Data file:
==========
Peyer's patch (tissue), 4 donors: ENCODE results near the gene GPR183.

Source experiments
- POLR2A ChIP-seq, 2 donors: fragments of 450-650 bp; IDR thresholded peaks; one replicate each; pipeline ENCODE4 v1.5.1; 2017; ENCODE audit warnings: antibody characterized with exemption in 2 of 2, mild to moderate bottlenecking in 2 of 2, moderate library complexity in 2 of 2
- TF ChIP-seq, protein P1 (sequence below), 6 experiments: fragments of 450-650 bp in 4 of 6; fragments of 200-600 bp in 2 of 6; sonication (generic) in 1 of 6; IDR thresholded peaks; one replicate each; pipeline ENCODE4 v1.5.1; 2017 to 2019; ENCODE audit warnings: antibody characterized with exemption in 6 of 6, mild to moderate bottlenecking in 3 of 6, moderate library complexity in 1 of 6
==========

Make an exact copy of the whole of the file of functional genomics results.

Peyer's patch (tissue), 4 donors: ENCODE results near the gene GPR183.

Source experiments
- POLR2A ChIP-seq, 2 donors: fragments of 450-650 bp; IDR thresholded peaks; one replicate each; pipeline ENCODE4 v1.5.1; 2017; ENCODE audit warnings: antibody characterized with exemption in 2 of 2, mild to moderate bottlenecking in 2 of 2, moderate library complexity in 2 of 2
- TF ChIP-seq, protein P1 (sequence below), 6 experiments: fragments of 450-650 bp in 4 of 6; fragments of 200-600 bp in 2 of 6; sonication (generic) in 1 of 6; IDR thresholded peaks; one replicate each; pipeline ENCODE4 v1.5.1; 2017 to 2019; ENCODE audit warnings: antibody characterized with exemption in 6 of 6, mild to moderate bottlenecking in 3 of 6, moderate library complexity in 1 of 6